UK unemployment fell unexpectedly to the lowest since 1974 as people dropped out of the workforce at a record rate.
The government said 3.5% of adults were looking for work in the three months through August, down from 3.6% the month before and a rate last lower in 1974. Economists had expected no change.
The figures add to concerns about labor shortages, which are making it harder for companies to find the staff they need to expand. It’s also fanning wage increases and inflation, which the Bank of England has vowed to fight with higher interest rates.
Average earnings growth excluding bonuses accelerated to 5.4%, the Office for National Statistics figures show. That’s still little more than half the rate of inflation, meaning a sharp squeeze in living standards for millions of households.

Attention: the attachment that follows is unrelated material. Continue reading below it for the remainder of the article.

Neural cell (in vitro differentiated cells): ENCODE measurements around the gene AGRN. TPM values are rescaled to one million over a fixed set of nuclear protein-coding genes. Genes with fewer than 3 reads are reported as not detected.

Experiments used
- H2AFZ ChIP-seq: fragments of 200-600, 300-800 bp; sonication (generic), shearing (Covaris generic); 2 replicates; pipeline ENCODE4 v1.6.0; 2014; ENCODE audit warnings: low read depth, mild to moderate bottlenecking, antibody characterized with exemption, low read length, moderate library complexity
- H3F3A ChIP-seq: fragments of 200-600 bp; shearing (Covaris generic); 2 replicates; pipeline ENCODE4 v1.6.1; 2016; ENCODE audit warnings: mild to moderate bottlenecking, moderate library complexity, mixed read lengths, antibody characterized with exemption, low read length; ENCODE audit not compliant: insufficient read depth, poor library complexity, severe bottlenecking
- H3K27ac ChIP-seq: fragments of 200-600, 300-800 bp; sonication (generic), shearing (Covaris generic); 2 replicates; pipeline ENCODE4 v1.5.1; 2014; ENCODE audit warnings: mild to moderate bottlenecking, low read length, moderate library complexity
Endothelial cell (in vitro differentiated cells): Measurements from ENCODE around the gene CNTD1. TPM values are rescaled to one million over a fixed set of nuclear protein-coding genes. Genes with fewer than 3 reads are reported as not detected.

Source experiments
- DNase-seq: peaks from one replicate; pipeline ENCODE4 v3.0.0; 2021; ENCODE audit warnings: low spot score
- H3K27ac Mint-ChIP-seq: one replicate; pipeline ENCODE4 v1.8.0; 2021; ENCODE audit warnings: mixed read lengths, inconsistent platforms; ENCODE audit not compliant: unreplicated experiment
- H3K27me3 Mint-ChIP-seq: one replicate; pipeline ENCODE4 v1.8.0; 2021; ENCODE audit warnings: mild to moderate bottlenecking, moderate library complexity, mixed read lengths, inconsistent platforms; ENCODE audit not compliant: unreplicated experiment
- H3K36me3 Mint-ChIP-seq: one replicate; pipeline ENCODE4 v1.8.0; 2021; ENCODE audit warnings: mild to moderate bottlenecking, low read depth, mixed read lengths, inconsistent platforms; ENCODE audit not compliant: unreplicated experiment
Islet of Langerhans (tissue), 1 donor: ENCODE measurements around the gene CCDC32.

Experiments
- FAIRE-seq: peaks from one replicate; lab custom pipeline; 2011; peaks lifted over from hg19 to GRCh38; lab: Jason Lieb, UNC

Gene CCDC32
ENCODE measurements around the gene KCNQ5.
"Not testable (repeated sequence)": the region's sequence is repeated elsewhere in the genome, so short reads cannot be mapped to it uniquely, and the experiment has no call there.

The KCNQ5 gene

Aggravating that increase in wages is the loss of hundreds of thousands of workers since the pandemic began, and there are few signs that the cost-of-living crisis is prompting them to return.
Inactivity — the count of people out of work and not looking for jobs — rose by the strongest rate since data started in 1971. Some 252 000 became inactive in the latest three months, with the increase driven by long-term sickness among older workers and young people becoming students.
The Bank of England has raised interest rates seven times since September and money markets are pricing an aggressive 1 percentage-point increase when policy makers meet in November.
That will worsen the plight of consumers and businesses already struggling with near double-digit inflation.
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